August, First Fall Plantings!
A treat from blog In My Kitchen Garden – Waltham 29, Green Sprouting Calabrese, & Early Purple Sprouting Broccoli! The joy of planting seeds is you can get varieties not available at nurseries, and plant as many as you like!
August is the time of the turn of the seasons here in coastal SoCal!
It can be blazing hot, with harvests you can’t keep up with, to planting the first seeds of your winter crops! If you have space and want to, another round of fast growers like beans, or transplants of early maturing corn, are plenty successful late summer for early fall harvest. And, as always, plant your year-rounds, beets, bunch onions, carrots, summer lettuces, radish, to keep a colorful variety for your table. Otherwise, keep harvesting and wait for September or October planting.
Design Your Fall Garden! Decide where next year’s tomatoes will go, reserve that area to plant favas in November. Put tall plants to the north, or on the shady side, and shorter ones to the south, or on the sunny side of the tall plants. Select areas you want to be permanent beds for perennials, work around those. Choose your crops for taste, beauty, nutrition.
Get your seeds! A hint about broccoli – intermingle different varieties for pest prevention! UC study explains
Plant from seeds! As your hot crop plants finish, improve that soil for fall seedlings to be started there. If there isn’t room for full space yet, start a nursery area mid month August in a semi shaded spot – celery, Brassicas: cabbage, brocs, Brussels sprouts, collards, cauliflower, kale babies. Mid-August is one of the best times to plant Swiss chard from seeds! Move plants from the nursery area as space becomes available. But have a plan. Tall plants to the North or on the shady side, then plants of graduated sizes to the South or sunniest areas. If you are starting them in 6 packs or flats, plant mid month to be put out late Sep, Oct. If starting seeds isn’t your thing, too much tending, or you will be away and can’t keep them watered, not to worry! You can wait and do September transplants, Labor Day Weekend is perfect!
Plant sweet potato slips in late summer for harvest around Christmas! Jenny Knowles, gardener at Pilgrim Terrace Community Garden, harvested these tasty beauties Dec 28, 2011! She let sprouted taters grow into plants while on her kitchen window sill. She planted them in Aug/Sep, on the sunny side of her black composter. Clearly, between the super compost nutrition, and the heat of the composter, both the black color and the warmth of the decomposing compost, she succeeded! She got several smaller pups before she took the main plant and the large central potatoes. I was lucky to witness this fine harvest!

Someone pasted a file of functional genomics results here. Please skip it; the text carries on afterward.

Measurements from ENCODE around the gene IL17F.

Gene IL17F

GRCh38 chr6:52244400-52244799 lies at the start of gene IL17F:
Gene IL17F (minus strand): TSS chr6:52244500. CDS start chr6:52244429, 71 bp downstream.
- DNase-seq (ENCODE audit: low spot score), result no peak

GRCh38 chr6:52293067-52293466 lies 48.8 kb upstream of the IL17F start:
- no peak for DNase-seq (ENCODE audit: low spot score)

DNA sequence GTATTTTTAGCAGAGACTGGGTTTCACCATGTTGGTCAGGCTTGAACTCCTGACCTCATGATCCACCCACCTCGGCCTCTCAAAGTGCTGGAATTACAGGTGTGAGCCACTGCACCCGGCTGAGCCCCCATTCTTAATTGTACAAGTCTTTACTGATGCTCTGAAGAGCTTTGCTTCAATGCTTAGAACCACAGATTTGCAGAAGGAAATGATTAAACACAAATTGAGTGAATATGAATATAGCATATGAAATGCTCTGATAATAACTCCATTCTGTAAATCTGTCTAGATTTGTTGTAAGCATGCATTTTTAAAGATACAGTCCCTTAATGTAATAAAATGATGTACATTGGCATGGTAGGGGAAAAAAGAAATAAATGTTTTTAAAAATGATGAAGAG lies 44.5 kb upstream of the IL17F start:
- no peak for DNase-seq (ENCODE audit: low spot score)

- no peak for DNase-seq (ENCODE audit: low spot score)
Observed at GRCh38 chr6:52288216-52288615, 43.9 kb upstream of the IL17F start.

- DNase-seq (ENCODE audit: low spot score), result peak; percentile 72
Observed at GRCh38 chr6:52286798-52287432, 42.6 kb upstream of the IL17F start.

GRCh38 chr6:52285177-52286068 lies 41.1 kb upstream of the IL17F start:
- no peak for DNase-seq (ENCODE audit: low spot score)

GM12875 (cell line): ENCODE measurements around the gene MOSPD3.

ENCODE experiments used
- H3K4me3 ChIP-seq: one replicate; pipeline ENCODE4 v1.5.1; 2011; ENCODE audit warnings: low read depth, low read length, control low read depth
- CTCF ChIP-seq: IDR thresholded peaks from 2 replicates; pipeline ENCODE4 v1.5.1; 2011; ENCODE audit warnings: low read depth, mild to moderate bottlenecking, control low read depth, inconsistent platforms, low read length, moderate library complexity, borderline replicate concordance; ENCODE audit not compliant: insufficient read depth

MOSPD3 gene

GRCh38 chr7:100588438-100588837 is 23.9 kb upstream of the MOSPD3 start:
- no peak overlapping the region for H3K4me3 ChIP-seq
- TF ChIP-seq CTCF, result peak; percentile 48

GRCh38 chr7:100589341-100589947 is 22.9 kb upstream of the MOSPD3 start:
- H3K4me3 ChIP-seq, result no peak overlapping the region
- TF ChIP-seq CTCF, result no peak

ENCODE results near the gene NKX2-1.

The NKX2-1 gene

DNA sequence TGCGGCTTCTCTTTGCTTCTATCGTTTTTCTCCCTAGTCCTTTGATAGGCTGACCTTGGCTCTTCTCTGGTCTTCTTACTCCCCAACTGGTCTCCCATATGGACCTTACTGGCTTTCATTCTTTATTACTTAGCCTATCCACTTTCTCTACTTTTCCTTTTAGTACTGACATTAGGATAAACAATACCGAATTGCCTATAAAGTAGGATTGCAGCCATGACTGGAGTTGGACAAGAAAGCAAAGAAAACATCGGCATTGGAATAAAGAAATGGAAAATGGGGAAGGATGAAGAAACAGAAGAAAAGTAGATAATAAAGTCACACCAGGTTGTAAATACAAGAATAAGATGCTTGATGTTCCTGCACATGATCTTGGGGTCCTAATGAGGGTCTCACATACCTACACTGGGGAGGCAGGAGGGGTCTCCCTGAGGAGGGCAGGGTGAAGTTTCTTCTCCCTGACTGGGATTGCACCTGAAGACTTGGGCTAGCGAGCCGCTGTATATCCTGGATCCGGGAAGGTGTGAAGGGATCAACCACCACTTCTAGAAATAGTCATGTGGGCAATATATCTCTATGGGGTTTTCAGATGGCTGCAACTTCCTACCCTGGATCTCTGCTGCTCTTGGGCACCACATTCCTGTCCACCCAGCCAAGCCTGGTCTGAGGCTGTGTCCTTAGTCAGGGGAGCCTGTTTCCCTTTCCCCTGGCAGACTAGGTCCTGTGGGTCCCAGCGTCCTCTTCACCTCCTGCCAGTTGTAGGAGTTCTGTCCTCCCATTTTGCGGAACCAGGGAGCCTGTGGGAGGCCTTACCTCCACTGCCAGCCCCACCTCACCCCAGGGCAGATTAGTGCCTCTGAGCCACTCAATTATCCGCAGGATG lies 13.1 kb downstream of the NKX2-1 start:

Keep SeedSaving! Seeds are drying well now. If they are what you could plant again, scatter some about! Or store them in a cool dry place for next year’s plantings. Remember, these seeds are from your best plants, adapted to you and your locality. If you are willing, do take any of your extras over to the Seed Library at the FoodBank! While you are there, pick up some of your favorites, or get some new ones to try out!
Keep your watering steady to avoid slowing or stopping production or misshapen fruits – that’s curled beans, odd shaped peppers, catfaced strawberries. Water short rooted plants like beans, cucumbers and strawberries more frequently. Keep them well mulched, especially the cucumbers. Keep them off the ground to protect them from suffering from the wilts fungi. I put down straw a good 6″ deep.
Give your heavy producers a good feed. Eggplants have a large fruit, beans put out a ton of beans, tomatoes are big and working hard, peppers can be profuse! They like a tad of chicken manures scratched in, bunny poop and straw (pick up Thursdays at the Animal Shelter), well aged horse manure and compost makes them dance with the faeries in the night time! Fertilizers highest in P, Phosphorus, keeps blooming and fruiting at an optimum.
Keep turning your fall compost pile, start one if you haven’t! This warmer weather will help the pile decompose faster, and your plants will be blessed when you give the compost to them! If you aren’t hot composting, remember, thin layers and smaller bits decompose faster. The ratio is 1 wet/green to 2 dry/brown. Throw in whatever kitchen trim, torn tea bags, coffee filters/grounds, crushed eggshells – anything worms can eat will decompose faster. I’m talking faster because starting now is a little late, so this is what you do to ‘catch up!’ Sprinkle with a handful or two of living moist soil to innoculate your pile, and some red wriggler worms here and there to make your pile jump up! Turn it as often as you can to aerate and keep things humming. Once a day if possible, but do what you can. Compost improves your soil’s water holding capacity and adds and stabilizes N, Nitrogen! Yes!
Further follow up on Tomato Grafting! The Maxiforts had about an 80% germination rate. Not the best for such expensive seeds, $23 for 50. They are now grafted and we are waiting to see how they do!